The Trial of Chief Oshkosh | Wisconsin Historical Society

Historical Essay

The Trial of Chief Oshkosh

The Clash of U.S Law and Indian Legal Tradition

The Trial of Chief Oshkosh | Wisconsin Historical Society
EnlargeHead and shoulders portrait of Chief Oshkosh.

Chief Oshkosh, 1888

Menominee Indian Chief. Portrait painted by the artist Samuel Marsden Brookes. View the original source document: WHI 1888

Orson Welles' 1963 film "The Trial" faithfully recreates the surreal tale of a man who finds himself accused of a capital crime but cannot learn what he's charged with, and who gets ever more hopelessly entangled in a sinister bureaucracy as the story progresses. Such existential dilemmas were not a feature of the Coutume de Paris — legal code that prevailed in early Wisconsin — which could be arbitrary and capricious but never bureaucratic. Even more swift than French justice was traditional Indian justice, which was often marked by Old Testament, eye-for-an-eye-style retribution.

Oshkosh Kills O-ke-wa

Wisconsin's first criminal trial under U.S. law brought two legal traditions into conflict during the summer of 1830. On June 3rd of that year, a Menominee hunter named O-ke-wa noticed movement in the rushes along a creek near Green Bay and fired at what he thought was a deer. Going to the spot, he discovered to his horror that he had shot a fellow Indian through the head. He placed the body in his canoe and went immediately to report the incident to Chief Oshkosh, who was at Green Bay. O-ke-wa probably knew that in the Indian legal tradition, by taking someone else's life he had forfeited his own, which could be claimed at any time. His chief, Oshkosh, listened to his story and then drew a knife and killed O-ke-wa on the spot.

Such swift retribution was commonplace. When the Ho-Chunk warrior Red Bird killed white settlers in 1827, tribal elders persuaded him to surrender to white authorities. "Our chiefs assembled the nation as soon as possible," they explained to Indian agent Joseph Street, "and then the murderers were delivered up to the whites, and we expected they would be immediately shot. This was our desire."

As Street explained in a letter, "They are at a loss to know why we are keeping the murderers of white men 'alive so long.' That they may be tried. 'Tried? What is that?' I explained it to them. They smiled, and said, 'The murderers confessed to the nation that they did kill the whites — some of us saw the scalps, and knew that they did commit the murders – they would not tell the nation a lie — and we gave them up to you, not to be tried, but to be killed. We did so, to keep our Nation from a war, our women & children from slaughter, and to save our country to live & hunt in.' They add— 'If it is your desire to take your revenge, they ought to be killed. If not — it would be very good to our hearts if they were liberated.'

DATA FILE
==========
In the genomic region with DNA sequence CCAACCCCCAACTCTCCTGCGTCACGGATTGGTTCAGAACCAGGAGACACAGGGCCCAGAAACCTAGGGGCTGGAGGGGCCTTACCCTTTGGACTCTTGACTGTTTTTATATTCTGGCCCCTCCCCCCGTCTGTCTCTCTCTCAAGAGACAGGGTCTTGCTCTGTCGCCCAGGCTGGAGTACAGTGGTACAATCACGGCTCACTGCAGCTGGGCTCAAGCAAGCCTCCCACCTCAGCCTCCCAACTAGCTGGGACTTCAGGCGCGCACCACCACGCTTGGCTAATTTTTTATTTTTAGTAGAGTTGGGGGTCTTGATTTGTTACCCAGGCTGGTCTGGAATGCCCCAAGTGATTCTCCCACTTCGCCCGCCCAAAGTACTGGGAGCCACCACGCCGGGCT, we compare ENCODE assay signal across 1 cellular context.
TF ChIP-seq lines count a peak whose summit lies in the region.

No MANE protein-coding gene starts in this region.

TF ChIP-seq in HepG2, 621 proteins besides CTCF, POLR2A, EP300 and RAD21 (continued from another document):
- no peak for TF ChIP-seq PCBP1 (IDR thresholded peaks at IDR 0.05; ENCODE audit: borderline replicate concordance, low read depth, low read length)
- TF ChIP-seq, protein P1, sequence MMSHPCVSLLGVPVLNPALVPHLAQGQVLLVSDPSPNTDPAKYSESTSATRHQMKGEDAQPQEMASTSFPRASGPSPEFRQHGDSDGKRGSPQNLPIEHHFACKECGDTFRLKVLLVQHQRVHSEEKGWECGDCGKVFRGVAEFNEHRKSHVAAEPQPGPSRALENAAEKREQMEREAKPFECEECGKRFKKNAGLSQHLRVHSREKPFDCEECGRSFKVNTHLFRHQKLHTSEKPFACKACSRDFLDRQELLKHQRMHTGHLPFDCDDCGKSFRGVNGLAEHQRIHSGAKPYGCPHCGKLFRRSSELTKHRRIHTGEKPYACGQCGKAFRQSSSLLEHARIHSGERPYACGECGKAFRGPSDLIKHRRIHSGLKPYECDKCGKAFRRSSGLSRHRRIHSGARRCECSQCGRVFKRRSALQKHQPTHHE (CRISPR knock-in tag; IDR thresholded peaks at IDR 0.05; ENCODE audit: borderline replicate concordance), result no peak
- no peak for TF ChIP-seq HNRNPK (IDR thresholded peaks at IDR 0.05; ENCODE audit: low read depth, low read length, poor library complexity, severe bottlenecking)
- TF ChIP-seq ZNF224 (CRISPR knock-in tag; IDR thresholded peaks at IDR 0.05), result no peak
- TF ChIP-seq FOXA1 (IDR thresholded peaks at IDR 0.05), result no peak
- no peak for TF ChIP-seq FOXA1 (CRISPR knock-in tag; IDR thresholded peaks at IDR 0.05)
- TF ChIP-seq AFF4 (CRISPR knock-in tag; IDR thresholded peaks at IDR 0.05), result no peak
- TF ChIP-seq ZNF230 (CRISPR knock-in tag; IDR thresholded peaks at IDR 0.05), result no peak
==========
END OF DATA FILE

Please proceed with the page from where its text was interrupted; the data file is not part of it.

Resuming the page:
Judge James D. Doty Presides

EnlargeInterior of wooden cabin with group of men during the trial.

The Trial of Chief Oshkosh by Judge Doty, 1830

Trial for the murder of a Pawnee Indian. Chief Oshkosh (left) and Judge Doty (right) stand opposite each other, with Indians, voyagers and trappers in the audience. This is a mural painting by Albert Herter. It appears on the south wall of the Supreme Court. View the original source document: WHI 45105

Similar assumptions no doubt motivated Oshkosh as he reached for his knife. But unluckily for him U.S. law had begun to be applied in Wisconsin, and he was arrested for murder. His trial is one of the most famous in Wisconsin history, since it pitted Indian traditional justice against the rule of white man's law. After hearing arguments on all sides of the issue, territorial judge James D. Doty, in a dramatic trial, acquitted the chief from the penalty of murder on the grounds that, under the circumstances, American laws did not apply to Indians. His reasoning was that, since Indians were not granted the privileges of citizenship under the law, U.S. law did not apply to their internal disputes and affairs on their own lands. Oshkosh was therefore set free, and went on to lead his nation for another 28 years.

For more on the Oshkosh case and other early Wisconsin trials, see the article "Judge James Duane Doty and Wisconsin's First Court," published in the Wisconsin Magazine of History, Winter 2002.

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